When I was a sophomore in college, a new freshman started school. This kid could play. His name was Eddie Gomes and he had moves that I had never seen before. He could dribble behind his back and between his legs. For that matter, he could dribble behind my back and between my legs. And he was lightning quick.
One minute you were guarding him, and the next minute you couldn’t find him. He had faked you out, dribbled around you and fired off a shot. Eddie had the strangest jump shot any of us had ever seen. But, as the coach said, “Any kid who can shoot 80 percent from the floor can shoot the ball any way he wants.” I am about 6 feet tall and so is Eddie, but the difference is that he can dunk the ball. On a good day, at the top of my jump, I can touch the net (I think they made a movie about that).
On a recent Sunday morning, Eddie and I were praying together and he related this story: On a Friday night when he was playing in a game, a player from the opposite team fouled him. He fouled him flagrantly and on purpose. And he got away with it. Eddie said that it infuriated him and he spent the rest of the game chasing after his newfound enemy, trying to get even. Then Eddie said something amazing. He said, “My anger basically took me out of the game. I was no good to the team. My focus was on what had been done to me, and in doing everything I could to retaliate and get even, I just as well should have been sitting on the bench.”
Apostle Peter probably did not play basketball, but evidently had a similar experience in life. In Matthew 18:21 he asks Jesus, “Lord, how often shall my brother sin against me, and I forgive him? Up to seven times?” Wow! He must have really thought he had it all together. Then Jesus answered, “Not seven times, but 490 times (in one day).” Huh? That is about one instance of forgiveness every 3 minutes!
The issue is not about the other person. Jesus wasn’t saying that they “fouled” you 490 times in one day. Quite often it is just one offense. Jesus was saying you might have to forgive the offender in your heart and mind 490 times, all in one day to finally get it out of your craw and out of your gut where the anger resides.
Someone once said that unforgiveness is like drinking poison and hoping the other person gets sick and dies. We spend our lives chasing them around the “basketball court” of life, trying to get even. And it simply takes us out of the game. We might just as well be sitting on the sidelines watching the game go by. We are no use to anyone, not our families, nor our friends and certainly not to the kingdom of God.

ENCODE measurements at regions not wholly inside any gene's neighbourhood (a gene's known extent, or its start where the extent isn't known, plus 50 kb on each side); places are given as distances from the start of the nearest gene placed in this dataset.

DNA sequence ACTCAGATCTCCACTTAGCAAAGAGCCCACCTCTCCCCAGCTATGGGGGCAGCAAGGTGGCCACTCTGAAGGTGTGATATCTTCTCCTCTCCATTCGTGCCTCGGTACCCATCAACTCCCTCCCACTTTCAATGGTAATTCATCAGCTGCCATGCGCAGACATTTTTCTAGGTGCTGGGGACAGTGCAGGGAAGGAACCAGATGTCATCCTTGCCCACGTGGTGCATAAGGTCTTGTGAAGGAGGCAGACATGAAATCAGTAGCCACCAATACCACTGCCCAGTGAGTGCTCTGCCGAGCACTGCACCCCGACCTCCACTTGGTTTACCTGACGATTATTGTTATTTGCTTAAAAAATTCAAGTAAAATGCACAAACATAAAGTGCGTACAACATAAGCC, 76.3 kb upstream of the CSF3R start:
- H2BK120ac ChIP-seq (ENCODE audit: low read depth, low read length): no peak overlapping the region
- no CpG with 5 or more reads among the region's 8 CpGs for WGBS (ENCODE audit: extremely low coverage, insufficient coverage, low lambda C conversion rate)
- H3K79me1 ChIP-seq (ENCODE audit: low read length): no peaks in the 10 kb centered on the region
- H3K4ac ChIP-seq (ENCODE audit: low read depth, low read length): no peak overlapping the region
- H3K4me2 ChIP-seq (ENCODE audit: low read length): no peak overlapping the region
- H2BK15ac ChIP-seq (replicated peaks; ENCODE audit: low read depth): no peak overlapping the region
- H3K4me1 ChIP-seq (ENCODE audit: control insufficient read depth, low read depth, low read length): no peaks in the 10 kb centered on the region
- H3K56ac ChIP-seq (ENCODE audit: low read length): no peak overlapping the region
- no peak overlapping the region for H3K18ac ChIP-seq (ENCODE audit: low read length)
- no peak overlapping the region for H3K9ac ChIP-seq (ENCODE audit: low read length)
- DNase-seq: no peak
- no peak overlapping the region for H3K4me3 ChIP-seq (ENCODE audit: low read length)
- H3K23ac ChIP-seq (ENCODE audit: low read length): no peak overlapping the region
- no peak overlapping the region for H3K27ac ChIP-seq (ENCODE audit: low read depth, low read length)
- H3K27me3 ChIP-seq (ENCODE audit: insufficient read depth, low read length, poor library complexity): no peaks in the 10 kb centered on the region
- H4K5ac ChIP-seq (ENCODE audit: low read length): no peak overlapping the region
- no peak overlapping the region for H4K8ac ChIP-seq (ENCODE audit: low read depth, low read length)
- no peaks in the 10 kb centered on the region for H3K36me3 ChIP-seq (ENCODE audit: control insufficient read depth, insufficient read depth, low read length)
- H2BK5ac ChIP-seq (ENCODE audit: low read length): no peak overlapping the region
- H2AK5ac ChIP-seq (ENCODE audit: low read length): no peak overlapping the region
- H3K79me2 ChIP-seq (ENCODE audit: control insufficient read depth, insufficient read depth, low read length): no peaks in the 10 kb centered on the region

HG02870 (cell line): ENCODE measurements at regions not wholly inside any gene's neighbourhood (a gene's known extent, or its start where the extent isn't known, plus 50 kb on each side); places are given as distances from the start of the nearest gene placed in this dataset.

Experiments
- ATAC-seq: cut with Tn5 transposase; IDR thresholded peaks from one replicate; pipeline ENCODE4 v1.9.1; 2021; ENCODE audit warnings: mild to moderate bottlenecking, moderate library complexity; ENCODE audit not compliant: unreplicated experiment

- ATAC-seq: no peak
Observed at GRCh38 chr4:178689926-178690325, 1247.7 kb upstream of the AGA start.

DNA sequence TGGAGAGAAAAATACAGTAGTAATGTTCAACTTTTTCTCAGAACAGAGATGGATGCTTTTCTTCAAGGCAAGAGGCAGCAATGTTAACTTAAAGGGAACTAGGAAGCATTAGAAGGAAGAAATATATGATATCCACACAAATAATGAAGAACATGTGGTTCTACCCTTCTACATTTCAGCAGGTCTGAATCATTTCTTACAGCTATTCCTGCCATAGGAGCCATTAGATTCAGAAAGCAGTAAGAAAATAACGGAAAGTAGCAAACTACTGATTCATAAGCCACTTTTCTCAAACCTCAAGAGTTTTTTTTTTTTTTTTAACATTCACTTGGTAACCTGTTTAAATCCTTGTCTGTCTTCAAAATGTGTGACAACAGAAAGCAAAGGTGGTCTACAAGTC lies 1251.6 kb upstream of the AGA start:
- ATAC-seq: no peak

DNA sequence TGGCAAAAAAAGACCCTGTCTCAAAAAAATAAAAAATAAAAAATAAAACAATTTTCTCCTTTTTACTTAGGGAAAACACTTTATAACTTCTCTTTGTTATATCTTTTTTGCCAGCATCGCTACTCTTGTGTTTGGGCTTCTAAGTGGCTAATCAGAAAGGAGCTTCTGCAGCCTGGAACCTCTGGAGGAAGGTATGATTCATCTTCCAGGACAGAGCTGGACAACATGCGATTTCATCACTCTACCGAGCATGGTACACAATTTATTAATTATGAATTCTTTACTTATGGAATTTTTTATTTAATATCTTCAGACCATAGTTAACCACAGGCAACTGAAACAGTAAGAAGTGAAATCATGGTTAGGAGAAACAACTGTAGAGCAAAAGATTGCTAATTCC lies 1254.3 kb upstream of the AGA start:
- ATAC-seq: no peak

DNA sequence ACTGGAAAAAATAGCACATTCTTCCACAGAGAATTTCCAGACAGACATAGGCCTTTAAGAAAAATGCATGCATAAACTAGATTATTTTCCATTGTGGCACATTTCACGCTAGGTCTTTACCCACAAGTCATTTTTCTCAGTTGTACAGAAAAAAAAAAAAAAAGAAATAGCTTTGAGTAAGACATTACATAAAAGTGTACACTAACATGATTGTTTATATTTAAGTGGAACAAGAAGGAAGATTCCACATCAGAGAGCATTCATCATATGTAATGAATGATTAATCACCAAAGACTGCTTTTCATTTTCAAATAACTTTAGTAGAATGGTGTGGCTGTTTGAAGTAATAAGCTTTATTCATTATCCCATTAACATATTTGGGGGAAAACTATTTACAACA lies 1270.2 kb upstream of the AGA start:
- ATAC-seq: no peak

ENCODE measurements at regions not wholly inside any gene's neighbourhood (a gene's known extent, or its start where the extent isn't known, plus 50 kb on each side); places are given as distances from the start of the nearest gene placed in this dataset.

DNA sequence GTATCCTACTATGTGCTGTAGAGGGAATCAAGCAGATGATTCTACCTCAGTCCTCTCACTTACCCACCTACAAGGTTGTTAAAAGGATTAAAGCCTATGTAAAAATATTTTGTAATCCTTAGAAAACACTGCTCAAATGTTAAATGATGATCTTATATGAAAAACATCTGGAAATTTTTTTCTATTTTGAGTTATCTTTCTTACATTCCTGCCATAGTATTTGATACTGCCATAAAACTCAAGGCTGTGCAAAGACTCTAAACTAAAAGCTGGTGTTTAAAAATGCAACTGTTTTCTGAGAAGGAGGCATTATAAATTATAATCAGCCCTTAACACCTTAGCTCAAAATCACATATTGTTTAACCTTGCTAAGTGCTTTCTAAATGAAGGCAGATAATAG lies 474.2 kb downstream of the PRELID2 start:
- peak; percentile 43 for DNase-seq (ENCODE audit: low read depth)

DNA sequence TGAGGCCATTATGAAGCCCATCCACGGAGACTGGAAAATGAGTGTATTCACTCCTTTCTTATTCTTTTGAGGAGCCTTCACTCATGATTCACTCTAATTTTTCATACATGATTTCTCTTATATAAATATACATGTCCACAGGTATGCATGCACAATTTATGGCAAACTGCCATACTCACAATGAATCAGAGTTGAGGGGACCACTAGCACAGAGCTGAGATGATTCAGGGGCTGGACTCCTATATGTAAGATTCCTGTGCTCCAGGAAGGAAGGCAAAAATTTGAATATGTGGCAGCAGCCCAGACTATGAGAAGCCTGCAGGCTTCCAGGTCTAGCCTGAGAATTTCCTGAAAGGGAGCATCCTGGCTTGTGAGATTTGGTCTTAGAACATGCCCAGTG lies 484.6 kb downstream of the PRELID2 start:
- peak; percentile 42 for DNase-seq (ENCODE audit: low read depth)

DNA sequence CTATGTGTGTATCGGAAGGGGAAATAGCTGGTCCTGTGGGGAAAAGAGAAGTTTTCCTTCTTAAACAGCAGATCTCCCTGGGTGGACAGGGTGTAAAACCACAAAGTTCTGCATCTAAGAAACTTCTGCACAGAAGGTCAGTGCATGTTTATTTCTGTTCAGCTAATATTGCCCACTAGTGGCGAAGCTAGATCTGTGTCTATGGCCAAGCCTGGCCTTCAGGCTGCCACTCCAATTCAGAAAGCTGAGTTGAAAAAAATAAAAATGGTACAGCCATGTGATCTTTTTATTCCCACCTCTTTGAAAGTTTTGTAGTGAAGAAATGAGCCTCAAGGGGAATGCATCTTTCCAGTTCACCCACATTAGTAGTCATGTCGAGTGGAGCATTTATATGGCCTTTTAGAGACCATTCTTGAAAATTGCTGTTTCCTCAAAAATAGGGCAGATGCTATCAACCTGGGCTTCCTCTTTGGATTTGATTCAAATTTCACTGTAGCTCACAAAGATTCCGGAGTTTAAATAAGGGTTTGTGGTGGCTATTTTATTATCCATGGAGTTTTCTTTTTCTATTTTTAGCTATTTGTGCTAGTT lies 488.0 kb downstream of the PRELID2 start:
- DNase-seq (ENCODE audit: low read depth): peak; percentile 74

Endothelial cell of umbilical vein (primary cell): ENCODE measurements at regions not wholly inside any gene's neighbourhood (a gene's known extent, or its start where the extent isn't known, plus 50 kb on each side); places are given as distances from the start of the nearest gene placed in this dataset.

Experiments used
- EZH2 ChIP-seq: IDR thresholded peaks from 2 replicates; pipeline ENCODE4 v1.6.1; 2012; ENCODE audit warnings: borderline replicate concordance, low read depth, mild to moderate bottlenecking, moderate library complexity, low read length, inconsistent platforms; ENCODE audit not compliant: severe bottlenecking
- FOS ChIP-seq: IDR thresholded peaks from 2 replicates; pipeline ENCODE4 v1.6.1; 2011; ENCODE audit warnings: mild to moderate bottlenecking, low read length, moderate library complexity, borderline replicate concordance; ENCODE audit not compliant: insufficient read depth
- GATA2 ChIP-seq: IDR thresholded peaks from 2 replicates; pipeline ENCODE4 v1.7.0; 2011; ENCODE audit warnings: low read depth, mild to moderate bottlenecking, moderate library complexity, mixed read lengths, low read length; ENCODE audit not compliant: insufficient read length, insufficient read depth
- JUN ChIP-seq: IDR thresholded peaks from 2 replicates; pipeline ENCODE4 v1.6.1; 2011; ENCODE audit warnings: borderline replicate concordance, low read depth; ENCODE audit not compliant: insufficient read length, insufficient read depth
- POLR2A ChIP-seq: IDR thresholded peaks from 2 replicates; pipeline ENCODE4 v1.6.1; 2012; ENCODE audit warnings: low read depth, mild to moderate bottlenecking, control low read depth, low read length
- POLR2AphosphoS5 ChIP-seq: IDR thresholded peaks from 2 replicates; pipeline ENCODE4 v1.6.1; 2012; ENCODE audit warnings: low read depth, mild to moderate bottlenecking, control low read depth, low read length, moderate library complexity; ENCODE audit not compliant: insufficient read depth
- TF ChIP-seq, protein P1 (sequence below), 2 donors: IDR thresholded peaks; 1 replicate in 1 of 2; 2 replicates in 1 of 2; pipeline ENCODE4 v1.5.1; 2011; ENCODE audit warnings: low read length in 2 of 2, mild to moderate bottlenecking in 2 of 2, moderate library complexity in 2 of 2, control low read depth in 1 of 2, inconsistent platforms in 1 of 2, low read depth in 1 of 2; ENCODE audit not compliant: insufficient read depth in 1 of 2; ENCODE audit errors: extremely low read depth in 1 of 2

This week, as you journey in the basketball game of life we call the Christ walk, decide to forgive. Forgive everyone and anyone that has “fouled” you. It may have been a friend or a co-worker. It could have been a family member. It may even be your spouse. Sometimes, you may need to forgive yourself first. The pain inside your heart of hearts is not hurting them, but it is taking you out of the game. You are sidelined.
Is it easy to forgive? No, it is not at all easy. Is it worth it? Yes, without a doubt. And remember this, “Even when we were sinners, Christ died for us and God demonstrated his own love toward us by forgiving us “ (see Rom. 5:8). We didn’t deserve it, but He forgave us anyway. And this same God, through the power of the Holy Ghost, will give you the strength, the grace and the desire to forgive also.
PRAYER POWER WEEK OF 1/31/2011
This week thank God for His amazing love and forgiveness. Ask Him to bring to mind anyone you may not have forgiven. Forgive, bless and pray for those who have hurt you and thank Him for answering your prayers. Continue to pray for your enemies and thank God that He, through the power of the Holy Ghost, gives you the grace to do so. Remember those who have suffered the loss of loved ones through war, crime or natural disasters. Pray for those victimized by the ravages of weather and ask God for opportunities to help those in need. Continue to pray for revival, Israel and our nation’s leaders. Luke 6:35-37